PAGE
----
GUINNESS HAS ANNOUNCED its entry into the growing ‘craft beer’ market with two new beers, which will be sold in Ireland from next month.
One is called Dublin Porter, and the other West Indies Porter.
Guinness say that the new brews are “inspired by” brewing methods from the 18th and 19th centuries, and the company is emphasising tradition and history in its marketing materials. Here’s what we know about them:
Dublin Porter, which has its “origins in a 1796 entry in Guinness brewers’ diaries”, is slightly less alcoholic than normal Guinness at 3.8 per cent ABV. It is said to be “inspired by the golden age of porter in the 1880s”, and to taste:
Sweet and smooth with malt and dark caramel notes.
West Indies Porter, which the company says is based on “an 1801 diary entry for the first Guinness purposely brewed to maintain its freshness from one end of the world to another”, will be stronger than most commercial beers at 6.0 per cent ABV.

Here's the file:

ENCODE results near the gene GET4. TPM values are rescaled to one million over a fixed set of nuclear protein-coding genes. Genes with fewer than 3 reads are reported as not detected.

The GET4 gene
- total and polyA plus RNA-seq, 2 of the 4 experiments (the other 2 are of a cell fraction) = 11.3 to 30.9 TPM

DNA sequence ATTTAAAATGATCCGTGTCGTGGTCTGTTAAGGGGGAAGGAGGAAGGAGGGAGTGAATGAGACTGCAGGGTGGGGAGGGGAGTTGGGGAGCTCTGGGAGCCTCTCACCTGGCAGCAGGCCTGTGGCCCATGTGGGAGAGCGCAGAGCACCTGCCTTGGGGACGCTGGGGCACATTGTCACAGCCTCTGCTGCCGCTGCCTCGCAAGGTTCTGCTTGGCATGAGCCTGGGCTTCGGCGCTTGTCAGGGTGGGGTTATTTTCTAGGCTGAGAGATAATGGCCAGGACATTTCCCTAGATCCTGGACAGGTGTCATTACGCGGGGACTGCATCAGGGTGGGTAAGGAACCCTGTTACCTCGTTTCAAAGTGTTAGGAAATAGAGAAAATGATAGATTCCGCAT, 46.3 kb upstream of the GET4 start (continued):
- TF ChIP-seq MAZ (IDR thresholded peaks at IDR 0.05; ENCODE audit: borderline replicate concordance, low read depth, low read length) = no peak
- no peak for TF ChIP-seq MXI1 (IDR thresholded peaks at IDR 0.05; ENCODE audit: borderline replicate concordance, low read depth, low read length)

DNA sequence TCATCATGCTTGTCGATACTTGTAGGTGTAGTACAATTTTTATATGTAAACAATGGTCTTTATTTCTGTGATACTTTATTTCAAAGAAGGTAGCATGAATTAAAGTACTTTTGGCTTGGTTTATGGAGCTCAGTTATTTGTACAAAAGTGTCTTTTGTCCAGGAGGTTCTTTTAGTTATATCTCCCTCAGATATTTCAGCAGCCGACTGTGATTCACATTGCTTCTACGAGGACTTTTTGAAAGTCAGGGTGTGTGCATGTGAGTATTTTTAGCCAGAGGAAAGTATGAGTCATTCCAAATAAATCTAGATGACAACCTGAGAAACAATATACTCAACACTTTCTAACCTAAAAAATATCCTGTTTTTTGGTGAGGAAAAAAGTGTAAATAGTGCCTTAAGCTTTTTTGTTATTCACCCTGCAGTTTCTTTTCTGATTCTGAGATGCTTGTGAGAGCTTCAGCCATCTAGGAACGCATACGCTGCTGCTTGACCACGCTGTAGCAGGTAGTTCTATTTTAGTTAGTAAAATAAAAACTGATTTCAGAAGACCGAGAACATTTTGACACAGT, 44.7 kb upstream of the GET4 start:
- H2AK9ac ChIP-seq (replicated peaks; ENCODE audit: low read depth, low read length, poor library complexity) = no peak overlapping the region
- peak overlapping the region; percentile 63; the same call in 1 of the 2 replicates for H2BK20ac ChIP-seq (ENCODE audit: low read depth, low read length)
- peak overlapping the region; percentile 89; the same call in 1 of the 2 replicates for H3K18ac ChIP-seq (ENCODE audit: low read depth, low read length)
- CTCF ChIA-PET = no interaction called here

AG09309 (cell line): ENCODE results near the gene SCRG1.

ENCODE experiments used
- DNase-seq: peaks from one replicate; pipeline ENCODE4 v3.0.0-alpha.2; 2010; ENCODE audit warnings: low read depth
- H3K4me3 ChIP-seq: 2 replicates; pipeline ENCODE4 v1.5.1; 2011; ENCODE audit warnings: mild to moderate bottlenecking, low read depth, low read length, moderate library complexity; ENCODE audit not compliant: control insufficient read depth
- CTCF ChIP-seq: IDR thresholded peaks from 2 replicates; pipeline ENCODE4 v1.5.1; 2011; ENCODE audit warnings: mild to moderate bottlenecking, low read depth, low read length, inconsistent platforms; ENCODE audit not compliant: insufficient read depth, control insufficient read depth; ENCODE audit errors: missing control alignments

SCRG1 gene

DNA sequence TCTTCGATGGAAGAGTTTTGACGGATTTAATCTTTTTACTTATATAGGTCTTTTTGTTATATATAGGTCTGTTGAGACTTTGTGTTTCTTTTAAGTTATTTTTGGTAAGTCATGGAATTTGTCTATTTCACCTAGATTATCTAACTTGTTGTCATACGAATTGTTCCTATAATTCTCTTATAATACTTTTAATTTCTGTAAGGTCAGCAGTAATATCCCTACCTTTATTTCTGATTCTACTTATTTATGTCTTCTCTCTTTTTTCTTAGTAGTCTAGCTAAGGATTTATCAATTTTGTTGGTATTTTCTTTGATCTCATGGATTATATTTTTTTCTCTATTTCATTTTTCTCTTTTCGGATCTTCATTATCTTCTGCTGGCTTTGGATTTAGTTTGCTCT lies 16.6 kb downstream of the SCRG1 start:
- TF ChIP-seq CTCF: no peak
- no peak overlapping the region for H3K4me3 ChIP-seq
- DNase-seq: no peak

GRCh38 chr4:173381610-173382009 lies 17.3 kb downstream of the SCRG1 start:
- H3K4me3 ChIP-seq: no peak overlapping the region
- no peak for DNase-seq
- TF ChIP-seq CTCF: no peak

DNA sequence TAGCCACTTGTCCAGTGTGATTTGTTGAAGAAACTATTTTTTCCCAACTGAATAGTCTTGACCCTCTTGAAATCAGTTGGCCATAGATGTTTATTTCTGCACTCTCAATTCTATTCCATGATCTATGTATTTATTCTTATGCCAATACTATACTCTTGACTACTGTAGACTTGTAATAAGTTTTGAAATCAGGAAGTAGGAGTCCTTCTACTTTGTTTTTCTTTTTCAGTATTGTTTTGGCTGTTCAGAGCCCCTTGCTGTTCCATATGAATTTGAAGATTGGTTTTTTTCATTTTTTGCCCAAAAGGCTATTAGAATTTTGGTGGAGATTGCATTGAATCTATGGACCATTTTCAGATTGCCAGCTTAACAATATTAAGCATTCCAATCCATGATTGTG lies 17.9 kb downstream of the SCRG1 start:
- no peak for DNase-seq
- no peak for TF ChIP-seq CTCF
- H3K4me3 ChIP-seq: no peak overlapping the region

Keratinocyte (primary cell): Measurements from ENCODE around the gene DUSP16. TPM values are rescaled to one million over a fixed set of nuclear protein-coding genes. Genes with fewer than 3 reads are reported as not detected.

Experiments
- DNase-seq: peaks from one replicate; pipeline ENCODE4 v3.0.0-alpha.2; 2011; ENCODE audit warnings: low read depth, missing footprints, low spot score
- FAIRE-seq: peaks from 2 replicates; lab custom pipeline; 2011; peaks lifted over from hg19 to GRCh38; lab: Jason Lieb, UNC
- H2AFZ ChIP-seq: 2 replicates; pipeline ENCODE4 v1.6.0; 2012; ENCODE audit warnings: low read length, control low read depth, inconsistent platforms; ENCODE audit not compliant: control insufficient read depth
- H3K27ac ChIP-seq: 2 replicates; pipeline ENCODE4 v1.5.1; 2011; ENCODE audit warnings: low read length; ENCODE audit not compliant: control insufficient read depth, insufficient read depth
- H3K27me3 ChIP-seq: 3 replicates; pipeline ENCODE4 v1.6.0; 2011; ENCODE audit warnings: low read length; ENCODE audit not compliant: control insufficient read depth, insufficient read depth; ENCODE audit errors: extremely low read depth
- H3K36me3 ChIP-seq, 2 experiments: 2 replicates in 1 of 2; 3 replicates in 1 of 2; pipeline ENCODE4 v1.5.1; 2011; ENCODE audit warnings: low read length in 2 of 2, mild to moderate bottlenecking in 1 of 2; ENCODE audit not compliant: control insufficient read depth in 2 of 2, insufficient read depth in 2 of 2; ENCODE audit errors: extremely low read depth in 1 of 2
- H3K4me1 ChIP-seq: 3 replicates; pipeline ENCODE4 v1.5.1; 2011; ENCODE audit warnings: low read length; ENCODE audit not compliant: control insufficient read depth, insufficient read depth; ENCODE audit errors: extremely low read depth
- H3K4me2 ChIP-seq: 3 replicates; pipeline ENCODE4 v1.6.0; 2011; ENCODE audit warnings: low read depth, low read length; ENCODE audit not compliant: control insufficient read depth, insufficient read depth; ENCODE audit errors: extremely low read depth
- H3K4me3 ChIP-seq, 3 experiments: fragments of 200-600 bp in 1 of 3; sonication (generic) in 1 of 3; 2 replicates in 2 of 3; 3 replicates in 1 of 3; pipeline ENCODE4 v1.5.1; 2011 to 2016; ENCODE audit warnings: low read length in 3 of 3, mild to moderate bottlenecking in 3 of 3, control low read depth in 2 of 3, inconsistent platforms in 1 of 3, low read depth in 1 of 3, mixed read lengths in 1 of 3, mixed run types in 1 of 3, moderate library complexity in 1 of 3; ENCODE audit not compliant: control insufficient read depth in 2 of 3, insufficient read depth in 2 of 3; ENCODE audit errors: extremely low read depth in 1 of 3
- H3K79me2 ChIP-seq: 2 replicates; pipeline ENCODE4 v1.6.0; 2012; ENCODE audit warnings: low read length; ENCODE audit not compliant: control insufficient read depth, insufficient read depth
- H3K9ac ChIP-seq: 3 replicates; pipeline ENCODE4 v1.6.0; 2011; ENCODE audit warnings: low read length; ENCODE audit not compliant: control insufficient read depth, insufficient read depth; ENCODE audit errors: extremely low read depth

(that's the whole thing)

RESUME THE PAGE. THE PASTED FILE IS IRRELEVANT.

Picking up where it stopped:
Tasting notes in publicity materials are:
Complex yet mellow, hoppy with notes of toffee and chocolate.
Craft beers have had an explosion of popularity in Ireland in recent years, with brews from companies such as O’Haras in Carlow and Waterford’s Dungarvan Brewing Company appearing in more and more pub fridges.
Guinness’ parent company Diageo has already attempted to build variety in its own offerings with the introduction of Smithwick’s Pale Ale, a paler and hoppier version of the beer, in 2011.
Both new beers are due to go on sale in pubs and off-licences on October 1 – Dublin Porter in bottles and on draught, and West Indies Porter in bottles only.